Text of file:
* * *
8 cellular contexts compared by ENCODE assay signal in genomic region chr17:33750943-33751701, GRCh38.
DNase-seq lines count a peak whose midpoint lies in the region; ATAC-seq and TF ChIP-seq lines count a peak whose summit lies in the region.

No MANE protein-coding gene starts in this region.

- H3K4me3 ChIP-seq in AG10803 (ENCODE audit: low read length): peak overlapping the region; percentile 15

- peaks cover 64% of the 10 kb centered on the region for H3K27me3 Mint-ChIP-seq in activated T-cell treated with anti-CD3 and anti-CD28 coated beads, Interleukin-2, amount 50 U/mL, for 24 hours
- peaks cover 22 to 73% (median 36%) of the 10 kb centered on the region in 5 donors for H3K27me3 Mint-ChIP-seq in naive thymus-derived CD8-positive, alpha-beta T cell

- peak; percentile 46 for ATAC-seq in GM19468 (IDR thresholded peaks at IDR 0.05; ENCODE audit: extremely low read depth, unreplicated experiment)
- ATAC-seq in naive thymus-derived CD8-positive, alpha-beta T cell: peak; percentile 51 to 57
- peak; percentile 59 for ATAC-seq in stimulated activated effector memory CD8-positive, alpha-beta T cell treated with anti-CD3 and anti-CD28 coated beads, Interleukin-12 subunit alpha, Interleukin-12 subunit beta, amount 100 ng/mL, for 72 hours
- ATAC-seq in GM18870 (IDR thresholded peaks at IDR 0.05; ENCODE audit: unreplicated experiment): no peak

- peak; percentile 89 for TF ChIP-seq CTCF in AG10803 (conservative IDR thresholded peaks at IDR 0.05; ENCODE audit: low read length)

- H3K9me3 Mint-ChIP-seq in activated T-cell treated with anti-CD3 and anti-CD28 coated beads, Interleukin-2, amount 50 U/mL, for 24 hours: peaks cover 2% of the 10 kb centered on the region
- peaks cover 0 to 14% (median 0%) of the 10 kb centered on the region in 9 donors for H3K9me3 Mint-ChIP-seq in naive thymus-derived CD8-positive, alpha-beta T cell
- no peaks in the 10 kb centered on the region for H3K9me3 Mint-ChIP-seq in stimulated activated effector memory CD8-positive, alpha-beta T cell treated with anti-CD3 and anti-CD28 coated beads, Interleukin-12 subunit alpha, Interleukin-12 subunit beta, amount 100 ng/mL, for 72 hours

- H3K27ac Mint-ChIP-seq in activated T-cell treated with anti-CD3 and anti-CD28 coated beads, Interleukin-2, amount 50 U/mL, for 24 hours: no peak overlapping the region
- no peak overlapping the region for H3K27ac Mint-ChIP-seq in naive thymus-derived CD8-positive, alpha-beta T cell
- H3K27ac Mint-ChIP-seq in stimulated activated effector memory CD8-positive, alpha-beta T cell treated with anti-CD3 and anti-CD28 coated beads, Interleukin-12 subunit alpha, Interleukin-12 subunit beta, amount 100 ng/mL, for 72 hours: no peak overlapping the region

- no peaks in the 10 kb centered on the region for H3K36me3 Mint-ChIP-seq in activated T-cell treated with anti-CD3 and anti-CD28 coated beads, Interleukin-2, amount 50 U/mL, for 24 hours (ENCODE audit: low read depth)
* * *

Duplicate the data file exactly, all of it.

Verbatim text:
8 cellular contexts compared by ENCODE assay signal in genomic region chr17:33750943-33751701, GRCh38.
DNase-seq lines count a peak whose midpoint lies in the region; ATAC-seq and TF ChIP-seq lines count a peak whose summit lies in the region.

No MANE protein-coding gene starts in this region.

- H3K4me3 ChIP-seq in AG10803 (ENCODE audit: low read length): peak overlapping the region; percentile 15

- peaks cover 64% of the 10 kb centered on the region for H3K27me3 Mint-ChIP-seq in activated T-cell treated with anti-CD3 and anti-CD28 coated beads, Interleukin-2, amount 50 U/mL, for 24 hours
- peaks cover 22 to 73% (median 36%) of the 10 kb centered on the region in 5 donors for H3K27me3 Mint-ChIP-seq in naive thymus-derived CD8-positive, alpha-beta T cell

- peak; percentile 46 for ATAC-seq in GM19468 (IDR thresholded peaks at IDR 0.05; ENCODE audit: extremely low read depth, unreplicated experiment)
- ATAC-seq in naive thymus-derived CD8-positive, alpha-beta T cell: peak; percentile 51 to 57
- peak; percentile 59 for ATAC-seq in stimulated activated effector memory CD8-positive, alpha-beta T cell treated with anti-CD3 and anti-CD28 coated beads, Interleukin-12 subunit alpha, Interleukin-12 subunit beta, amount 100 ng/mL, for 72 hours
- ATAC-seq in GM18870 (IDR thresholded peaks at IDR 0.05; ENCODE audit: unreplicated experiment): no peak

- peak; percentile 89 for TF ChIP-seq CTCF in AG10803 (conservative IDR thresholded peaks at IDR 0.05; ENCODE audit: low read length)

- H3K9me3 Mint-ChIP-seq in activated T-cell treated with anti-CD3 and anti-CD28 coated beads, Interleukin-2, amount 50 U/mL, for 24 hours: peaks cover 2% of the 10 kb centered on the region
- peaks cover 0 to 14% (median 0%) of the 10 kb centered on the region in 9 donors for H3K9me3 Mint-ChIP-seq in naive thymus-derived CD8-positive, alpha-beta T cell
- no peaks in the 10 kb centered on the region for H3K9me3 Mint-ChIP-seq in stimulated activated effector memory CD8-positive, alpha-beta T cell treated with anti-CD3 and anti-CD28 coated beads, Interleukin-12 subunit alpha, Interleukin-12 subunit beta, amount 100 ng/mL, for 72 hours

- H3K27ac Mint-ChIP-seq in activated T-cell treated with anti-CD3 and anti-CD28 coated beads, Interleukin-2, amount 50 U/mL, for 24 hours: no peak overlapping the region
- no peak overlapping the region for H3K27ac Mint-ChIP-seq in naive thymus-derived CD8-positive, alpha-beta T cell
- H3K27ac Mint-ChIP-seq in stimulated activated effector memory CD8-positive, alpha-beta T cell treated with anti-CD3 and anti-CD28 coated beads, Interleukin-12 subunit alpha, Interleukin-12 subunit beta, amount 100 ng/mL, for 72 hours: no peak overlapping the region

- no peaks in the 10 kb centered on the region for H3K36me3 Mint-ChIP-seq in activated T-cell treated with anti-CD3 and anti-CD28 coated beads, Interleukin-2, amount 50 U/mL, for 24 hours (ENCODE audit: low read depth)